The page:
Council Bosses Tear Down Cemetery Headstones in Health and Safety Purge

Council bosses have sparked anger by tearing down any “dangerous” cemetery headstones over 18 inches high in a health and safety purge on 50,000 graves.

Mourners at first believed the plots in north Yorkshire had been destroyed by vandals. But tiny stickers attached to the head stones in three cemeteries in Scarborough revealed the memorials had been uprooted and laid on the ground by council workmen.

Safety checks were introduced in British cemeteries years ago to stop heavy memorials falling on people and injuring them. But many of the stones targeted at three cemeteries in Scarborough were little over knee height, prompting outrage from families.

According to official guidance, the so called “topple tests” are meant to involve workmen standing next to memorials and pushing them to see if they are unsteady.

Pictures shared on social media have revealed any headstone over 18 inches tall has been targeted. In some cases, the bases are still in the ground and workmen have wrenched off the plaques, breaking the corners off.

The Home Office rules also make clear relatives should be properly informed if their loved ones graves are disturbed. Scarborough Council bosses have been accused of ignoring families, who only found out what had happened when they arrived to lay flowers or read about it on Facebook.

Relatives will be charged £330 for stone masons to put the headstones back up but families face bills of more than £1,000 to replace those which have been broken while being dismantled.

Scarborough Borough Council said: “A sensitive audit of memorial headstones in our three cemeteries to check they are stable and don’t pose a safety risk to people that visit the cemeteries and the staff that work in them, began in July and is continuing.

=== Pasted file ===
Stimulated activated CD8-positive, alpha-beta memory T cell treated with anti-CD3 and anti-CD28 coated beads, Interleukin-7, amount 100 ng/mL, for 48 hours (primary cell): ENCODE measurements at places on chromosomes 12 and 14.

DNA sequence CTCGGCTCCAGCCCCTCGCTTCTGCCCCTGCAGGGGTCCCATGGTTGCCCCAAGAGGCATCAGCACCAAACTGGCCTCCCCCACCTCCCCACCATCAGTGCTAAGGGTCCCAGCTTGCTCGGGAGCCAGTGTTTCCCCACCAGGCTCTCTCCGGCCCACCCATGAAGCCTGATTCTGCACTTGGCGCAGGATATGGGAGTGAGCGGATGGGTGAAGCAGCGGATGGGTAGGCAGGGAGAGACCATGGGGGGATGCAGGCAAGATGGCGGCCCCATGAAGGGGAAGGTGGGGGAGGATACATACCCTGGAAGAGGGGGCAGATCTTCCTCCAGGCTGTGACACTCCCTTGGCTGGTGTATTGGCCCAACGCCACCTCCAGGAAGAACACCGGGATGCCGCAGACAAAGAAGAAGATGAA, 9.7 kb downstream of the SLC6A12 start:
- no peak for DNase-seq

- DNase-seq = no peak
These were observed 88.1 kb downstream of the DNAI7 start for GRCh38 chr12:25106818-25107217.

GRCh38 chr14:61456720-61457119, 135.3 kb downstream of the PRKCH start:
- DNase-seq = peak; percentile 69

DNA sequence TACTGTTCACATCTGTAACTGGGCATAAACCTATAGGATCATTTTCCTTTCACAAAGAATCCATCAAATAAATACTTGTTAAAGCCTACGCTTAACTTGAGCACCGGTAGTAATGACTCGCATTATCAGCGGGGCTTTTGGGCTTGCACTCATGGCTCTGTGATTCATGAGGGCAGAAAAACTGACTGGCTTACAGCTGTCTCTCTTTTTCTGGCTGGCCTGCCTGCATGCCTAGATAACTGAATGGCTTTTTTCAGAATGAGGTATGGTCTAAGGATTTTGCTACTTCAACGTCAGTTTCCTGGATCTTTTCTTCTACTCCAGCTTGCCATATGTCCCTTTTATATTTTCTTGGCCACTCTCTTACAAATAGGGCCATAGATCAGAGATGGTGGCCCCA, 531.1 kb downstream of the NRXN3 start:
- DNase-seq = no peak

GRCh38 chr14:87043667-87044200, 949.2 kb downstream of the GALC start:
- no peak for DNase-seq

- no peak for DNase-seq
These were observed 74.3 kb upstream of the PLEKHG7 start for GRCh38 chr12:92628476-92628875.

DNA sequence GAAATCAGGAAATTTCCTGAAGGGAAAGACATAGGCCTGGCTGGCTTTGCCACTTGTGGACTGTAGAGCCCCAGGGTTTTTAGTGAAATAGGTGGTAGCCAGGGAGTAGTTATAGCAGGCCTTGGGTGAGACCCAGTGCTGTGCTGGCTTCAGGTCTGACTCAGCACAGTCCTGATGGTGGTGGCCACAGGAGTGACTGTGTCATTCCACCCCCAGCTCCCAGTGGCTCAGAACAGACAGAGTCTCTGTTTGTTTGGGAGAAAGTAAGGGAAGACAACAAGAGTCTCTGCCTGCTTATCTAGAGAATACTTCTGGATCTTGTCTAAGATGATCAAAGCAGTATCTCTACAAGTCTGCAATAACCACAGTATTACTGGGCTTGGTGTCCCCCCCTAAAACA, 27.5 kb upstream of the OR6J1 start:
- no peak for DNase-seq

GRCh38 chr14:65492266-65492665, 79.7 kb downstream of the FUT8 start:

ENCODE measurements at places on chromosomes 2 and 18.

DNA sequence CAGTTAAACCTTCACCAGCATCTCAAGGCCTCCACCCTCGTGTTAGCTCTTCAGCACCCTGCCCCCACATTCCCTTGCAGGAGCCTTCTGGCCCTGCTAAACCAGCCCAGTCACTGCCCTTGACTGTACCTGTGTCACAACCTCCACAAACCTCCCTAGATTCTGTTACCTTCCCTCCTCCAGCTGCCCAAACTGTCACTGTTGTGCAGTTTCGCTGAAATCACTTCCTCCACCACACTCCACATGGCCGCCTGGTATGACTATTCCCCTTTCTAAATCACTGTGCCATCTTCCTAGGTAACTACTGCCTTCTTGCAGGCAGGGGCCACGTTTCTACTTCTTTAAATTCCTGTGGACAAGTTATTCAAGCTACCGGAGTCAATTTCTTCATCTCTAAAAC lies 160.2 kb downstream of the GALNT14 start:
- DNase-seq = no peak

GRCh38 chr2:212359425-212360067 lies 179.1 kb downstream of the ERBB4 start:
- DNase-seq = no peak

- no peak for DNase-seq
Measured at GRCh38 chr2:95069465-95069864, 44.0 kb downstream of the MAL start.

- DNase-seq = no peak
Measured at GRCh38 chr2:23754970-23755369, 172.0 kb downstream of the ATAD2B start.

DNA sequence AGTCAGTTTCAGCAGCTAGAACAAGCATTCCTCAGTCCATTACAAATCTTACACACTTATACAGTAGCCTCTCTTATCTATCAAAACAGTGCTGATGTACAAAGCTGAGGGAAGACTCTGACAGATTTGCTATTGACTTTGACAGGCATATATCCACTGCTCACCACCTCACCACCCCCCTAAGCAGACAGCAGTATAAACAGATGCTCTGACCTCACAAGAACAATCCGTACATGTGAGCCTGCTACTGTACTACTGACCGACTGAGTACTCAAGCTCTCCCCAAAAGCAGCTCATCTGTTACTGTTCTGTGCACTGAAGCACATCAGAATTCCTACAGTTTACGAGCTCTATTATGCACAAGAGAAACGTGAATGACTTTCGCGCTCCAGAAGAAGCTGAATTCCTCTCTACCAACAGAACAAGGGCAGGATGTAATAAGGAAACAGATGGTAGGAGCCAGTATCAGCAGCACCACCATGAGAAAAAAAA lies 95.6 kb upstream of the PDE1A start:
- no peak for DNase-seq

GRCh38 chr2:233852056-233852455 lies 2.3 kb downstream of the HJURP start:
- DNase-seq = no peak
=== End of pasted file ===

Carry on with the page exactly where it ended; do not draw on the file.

“No headstones have been damaged by our staff and contractors. They are not pushed over but if they pose an immediate safety risk they may be carefully laid down and positioned on the grave face up so that the inscription can still be read.

“The small signs attached to the headstones advise people to contact us if they have any queries. We do our very best to place the signs without obscuring the memorial text.

“Communications about the work were carried out from early June to give people plenty of notice. This included putting up signs throughout the cemeteries, which are still in place, an article in the June edition of our digital newsletter, Residents’ News, which goes to around 40,000 subscribers, a news release to print, online and broadcast media and information booklets at local stonemasons. We added a digital version of the booklet to our website and put information on our social media channels.

“We also wrote directly to owners of graves that were deemed unsafe. Our records show a letter was issued in respect of the grave mentioned in the Daily Telegraph article.”